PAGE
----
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Sticky Faith: Everyday Ideas to Build Lasting Faith in Your Kids
Sticky Faith: Everyday Ideas to Build Lasting Faith in Your Kids
Kara E. Powell
Zondervan, 2011
224 pp., $14.99

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Drew Dyck


Sticky Faith

Keeping young people connected

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My low point as a youth pastor came years after I quit.

It happened when I decided to look up a few of my former youth group members on Facebook. Moments later, thanks to the magic of social media, I was perusing the online lives of young adults I once corralled into a gymnasium as teenagers each Friday night.

If I'd had any illusions of lasting success, Facebook did them in. The first person I looked up had been a solid Christian kid. Went to Christian school, sang on our worship team. Now her Facebook account looked like an advertisement for "Girls Gone Wild." Granted an online profile isn't a perfect gauge of spiritual health, but I was saddened by what I saw.

Next I looked up one of the boys, a shy, smart kid who read C. S. Lewis over summer break. Surely he'll still be walking the straight and narrow, I thought. Well, he was, but it was a very different kind of straight and narrow. His favorite book was The God Delusion. Under "People who inspire" him, he listed Richard Dawkins. His religious views? "Anything that stands up to scientific scrutiny."

There were some who seemed to maintain their faith—including a couple I was sure would be goners—but overall the trend was one of relentless attrition.

Unfortunately my experience is hardly unique. Depending on which study you trust, anywhere from 50 to 80 percent of young Christians will leave the church in their twenties. (Some scholars contest these findings, but that's an argument for another day.) A large-but-harder-to-determine number leave the faith altogether.

Sticky Faith: Everyday Ideas to Build Lasting Faith in Your Kids is a response to this trend. Where most books on the topic have been focused on describing the exodus, Sticky Faith offers comprehensive advice on how to stem the tide.

Authors Kara Powell and Chap Clark based the book on the findings of "The College Transition Project" a series of longitudinal research initiatives conducted by the Fuller Youth Institute, where Powell is director. As the project's name suggests, the studies examined the spiritual beliefs and practices of young people as they transitioned from high school to college. The findings were grim: "40 to 50 percent of kids who graduate from a church or youth group will fail to stick with their faith in college." The conclusions are even more disturbing given the fact that study participants were active youth group members and drawn mostly from "intact families."

As helpful as the findings are, Sticky Faith is unlike recent scholarly works on the topic such as Souls in Transition and Almost Christian. The research is described in detail in two appendices, but only alluded to throughout the book. Instead Sticky Faith employs accessible prose and practical tips to inspire and equip parents wanting to foster lasting faith in their children and teens. Powell and Clark are academics and youth ministry practitioners, and it's clearly the latter role that dictates the book's tone and content. They are explicit about this tack, "convinced that simply crunching numbers about students' experiences will leave us splashing around in the shallow end." They intersperse their tips with quotes from real-life teens wrestling with faith. To ground their conclusions the authors also invited 12 churches from around the country to implement their advice and serve as "diverse incubators for Sticky Faith ministry." The resulting conversations with parents formed the basis for the "practical parenting ideas" the book sets forth.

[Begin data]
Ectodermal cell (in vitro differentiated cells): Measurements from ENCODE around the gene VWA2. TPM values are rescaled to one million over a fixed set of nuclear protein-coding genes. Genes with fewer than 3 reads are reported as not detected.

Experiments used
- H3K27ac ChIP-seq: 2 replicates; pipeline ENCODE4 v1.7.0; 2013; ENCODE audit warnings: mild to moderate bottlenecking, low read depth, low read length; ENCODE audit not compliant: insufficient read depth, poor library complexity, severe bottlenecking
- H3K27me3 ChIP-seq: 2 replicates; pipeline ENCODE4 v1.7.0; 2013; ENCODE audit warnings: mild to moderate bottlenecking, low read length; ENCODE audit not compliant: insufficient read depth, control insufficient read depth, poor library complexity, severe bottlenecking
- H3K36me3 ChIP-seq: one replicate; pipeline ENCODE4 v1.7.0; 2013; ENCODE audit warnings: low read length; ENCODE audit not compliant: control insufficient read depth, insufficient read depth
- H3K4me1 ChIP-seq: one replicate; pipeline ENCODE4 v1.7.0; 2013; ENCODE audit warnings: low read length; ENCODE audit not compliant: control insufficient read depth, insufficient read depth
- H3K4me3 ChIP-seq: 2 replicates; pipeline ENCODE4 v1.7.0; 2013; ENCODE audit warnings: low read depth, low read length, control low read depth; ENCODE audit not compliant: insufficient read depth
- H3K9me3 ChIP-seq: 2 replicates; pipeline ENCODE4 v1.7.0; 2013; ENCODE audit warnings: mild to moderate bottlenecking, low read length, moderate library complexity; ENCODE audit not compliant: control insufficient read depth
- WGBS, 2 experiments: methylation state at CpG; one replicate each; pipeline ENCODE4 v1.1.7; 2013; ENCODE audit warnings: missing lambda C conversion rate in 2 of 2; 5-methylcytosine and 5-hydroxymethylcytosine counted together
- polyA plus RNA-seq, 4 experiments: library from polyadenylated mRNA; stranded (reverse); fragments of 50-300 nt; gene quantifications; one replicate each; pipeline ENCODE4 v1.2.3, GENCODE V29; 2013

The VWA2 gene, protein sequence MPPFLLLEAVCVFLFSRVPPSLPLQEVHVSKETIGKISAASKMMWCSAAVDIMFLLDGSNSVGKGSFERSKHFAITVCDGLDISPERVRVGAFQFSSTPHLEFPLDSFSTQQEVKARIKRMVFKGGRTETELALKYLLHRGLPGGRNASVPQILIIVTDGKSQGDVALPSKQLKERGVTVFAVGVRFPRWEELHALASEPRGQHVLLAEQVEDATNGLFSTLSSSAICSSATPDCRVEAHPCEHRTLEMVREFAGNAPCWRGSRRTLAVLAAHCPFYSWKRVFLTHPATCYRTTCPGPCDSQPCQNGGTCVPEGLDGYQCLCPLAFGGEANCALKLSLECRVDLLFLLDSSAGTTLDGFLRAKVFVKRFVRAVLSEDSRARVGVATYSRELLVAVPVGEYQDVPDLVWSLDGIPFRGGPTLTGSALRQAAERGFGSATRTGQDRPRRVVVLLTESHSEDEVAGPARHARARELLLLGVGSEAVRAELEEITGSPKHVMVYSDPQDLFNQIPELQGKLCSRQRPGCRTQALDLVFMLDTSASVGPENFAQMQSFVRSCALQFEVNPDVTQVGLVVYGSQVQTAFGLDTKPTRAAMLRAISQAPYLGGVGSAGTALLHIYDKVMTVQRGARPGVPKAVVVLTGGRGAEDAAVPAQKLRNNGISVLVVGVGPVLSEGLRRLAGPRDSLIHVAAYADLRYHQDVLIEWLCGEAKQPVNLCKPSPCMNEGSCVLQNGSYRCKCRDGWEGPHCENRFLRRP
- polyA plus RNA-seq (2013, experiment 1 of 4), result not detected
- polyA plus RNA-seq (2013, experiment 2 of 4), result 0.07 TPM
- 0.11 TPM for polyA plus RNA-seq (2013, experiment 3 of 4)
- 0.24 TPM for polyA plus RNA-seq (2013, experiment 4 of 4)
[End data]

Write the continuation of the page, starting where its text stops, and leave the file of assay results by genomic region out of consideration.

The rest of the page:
Some of these ideas are hardly surprising: "Respond with grace when your child misbehaves …. Treat each child as an individual …. Model a relationship with God." Excellent reminders, but not exactly breaking news. Other suggestions are less obvious and more interesting. Powell and Clark counsel parents to encourage children to air doubts and misgivings about faith, arguing that "if our kids can't externally express these tough questions, they may internally fester and become toxic." They even urge parents to be open about their own doubts, contending that parents who talk about "doubts and struggles" can instill a "richer faith" in their children.

At church they advocate mentoring, rituals, and intergenerational worship to nurture and reinforce nascent faith. They also emphasize service and justice work for young people, with one surprising caveat: participation in short-term mission trips seems to have little impact on producing long-lasting faith. According to Powell and Clark, service fosters "stickier" faith when performed closer to home.

Toward the end of the book, the authors prescribe building a "sticky bridge out of the home." Powell and Clark are wise to focus on this decisive transition, particularly the crucial first two weeks of college, which they say often sets the trajectory for the entire college experience. Powell and Clark warn parents against going "radio silent" during this time and offer shrewd tips for helping kids plug into faith communities early on.

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